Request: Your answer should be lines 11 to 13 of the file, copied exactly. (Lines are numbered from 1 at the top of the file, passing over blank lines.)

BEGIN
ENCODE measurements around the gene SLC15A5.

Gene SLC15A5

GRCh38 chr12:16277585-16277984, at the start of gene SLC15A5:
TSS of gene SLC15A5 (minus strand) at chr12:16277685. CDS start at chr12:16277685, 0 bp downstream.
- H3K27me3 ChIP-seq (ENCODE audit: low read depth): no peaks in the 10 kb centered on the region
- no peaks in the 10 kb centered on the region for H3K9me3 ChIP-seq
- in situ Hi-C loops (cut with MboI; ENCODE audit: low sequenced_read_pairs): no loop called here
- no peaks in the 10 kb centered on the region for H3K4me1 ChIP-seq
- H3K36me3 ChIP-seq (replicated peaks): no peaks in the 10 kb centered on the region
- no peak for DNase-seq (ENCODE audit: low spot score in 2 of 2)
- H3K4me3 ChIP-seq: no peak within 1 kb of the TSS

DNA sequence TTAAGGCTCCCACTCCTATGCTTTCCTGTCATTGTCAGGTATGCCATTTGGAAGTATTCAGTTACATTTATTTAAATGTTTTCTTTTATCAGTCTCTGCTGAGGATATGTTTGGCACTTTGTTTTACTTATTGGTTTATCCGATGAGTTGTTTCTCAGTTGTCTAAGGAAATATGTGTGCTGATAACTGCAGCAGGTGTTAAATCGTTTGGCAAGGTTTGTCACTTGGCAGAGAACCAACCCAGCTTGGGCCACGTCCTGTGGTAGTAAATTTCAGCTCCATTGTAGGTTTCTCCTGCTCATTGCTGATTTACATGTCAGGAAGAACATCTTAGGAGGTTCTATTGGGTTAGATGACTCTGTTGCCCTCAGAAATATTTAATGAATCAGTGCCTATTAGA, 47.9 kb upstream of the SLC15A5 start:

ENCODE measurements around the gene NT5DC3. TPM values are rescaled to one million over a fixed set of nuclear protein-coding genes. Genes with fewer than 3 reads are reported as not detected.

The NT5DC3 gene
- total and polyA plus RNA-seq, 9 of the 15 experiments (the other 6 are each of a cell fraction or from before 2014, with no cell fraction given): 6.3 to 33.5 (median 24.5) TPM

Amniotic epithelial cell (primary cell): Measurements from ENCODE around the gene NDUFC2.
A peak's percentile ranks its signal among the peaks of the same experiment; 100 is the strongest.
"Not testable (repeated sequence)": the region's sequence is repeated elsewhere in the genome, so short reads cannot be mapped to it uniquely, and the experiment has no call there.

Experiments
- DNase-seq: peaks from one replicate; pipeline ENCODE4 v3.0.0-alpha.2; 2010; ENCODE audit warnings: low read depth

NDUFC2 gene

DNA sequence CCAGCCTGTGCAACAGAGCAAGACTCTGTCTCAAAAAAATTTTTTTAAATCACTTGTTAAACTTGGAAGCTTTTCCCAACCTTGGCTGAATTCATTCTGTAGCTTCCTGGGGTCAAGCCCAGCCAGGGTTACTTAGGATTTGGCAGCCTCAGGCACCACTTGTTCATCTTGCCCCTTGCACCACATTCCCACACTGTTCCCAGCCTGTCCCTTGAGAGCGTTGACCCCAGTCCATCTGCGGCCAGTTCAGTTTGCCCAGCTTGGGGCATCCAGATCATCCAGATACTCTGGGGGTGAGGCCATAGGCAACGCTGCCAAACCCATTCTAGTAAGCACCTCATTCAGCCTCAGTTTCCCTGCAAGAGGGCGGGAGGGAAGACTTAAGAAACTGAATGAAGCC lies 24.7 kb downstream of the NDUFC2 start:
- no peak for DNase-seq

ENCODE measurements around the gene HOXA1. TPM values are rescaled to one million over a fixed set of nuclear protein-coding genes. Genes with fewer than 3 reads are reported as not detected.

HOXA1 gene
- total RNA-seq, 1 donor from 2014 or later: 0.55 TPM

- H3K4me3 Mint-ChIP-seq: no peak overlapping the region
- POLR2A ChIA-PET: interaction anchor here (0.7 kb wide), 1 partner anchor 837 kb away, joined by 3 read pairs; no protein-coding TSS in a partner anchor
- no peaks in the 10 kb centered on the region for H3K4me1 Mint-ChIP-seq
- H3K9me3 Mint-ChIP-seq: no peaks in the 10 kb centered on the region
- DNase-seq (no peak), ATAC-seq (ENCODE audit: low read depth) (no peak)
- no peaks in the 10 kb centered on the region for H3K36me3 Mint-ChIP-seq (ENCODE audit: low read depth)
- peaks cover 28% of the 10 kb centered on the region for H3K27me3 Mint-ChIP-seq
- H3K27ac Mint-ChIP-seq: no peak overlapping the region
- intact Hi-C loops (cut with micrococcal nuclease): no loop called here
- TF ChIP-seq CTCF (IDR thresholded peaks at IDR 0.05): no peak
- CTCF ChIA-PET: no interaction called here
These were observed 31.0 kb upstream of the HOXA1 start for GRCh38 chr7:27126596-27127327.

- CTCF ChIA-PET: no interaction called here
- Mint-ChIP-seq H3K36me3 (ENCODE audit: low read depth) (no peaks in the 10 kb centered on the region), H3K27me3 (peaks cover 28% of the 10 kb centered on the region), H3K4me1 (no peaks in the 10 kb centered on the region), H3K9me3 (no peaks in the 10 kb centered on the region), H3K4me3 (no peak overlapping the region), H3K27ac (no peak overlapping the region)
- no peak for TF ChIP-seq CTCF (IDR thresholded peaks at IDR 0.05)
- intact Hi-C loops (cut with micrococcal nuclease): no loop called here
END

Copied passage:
- H3K4me3 ChIP-seq: no peak within 1 kb of the TSS

DNA sequence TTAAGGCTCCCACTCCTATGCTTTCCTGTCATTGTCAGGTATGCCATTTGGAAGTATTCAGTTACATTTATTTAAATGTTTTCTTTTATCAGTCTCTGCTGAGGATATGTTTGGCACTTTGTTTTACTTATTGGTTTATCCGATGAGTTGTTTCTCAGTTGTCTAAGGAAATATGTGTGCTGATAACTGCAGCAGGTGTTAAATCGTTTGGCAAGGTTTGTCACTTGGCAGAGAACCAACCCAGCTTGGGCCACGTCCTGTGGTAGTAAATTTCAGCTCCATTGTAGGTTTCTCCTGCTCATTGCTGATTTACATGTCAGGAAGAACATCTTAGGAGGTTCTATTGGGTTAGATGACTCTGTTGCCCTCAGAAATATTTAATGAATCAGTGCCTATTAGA, 47.9 kb upstream of the SLC15A5 start:

ENCODE measurements around the gene NT5DC3. TPM values are rescaled to one million over a fixed set of nuclear protein-coding genes. Genes with fewer than 3 reads are reported as not detected.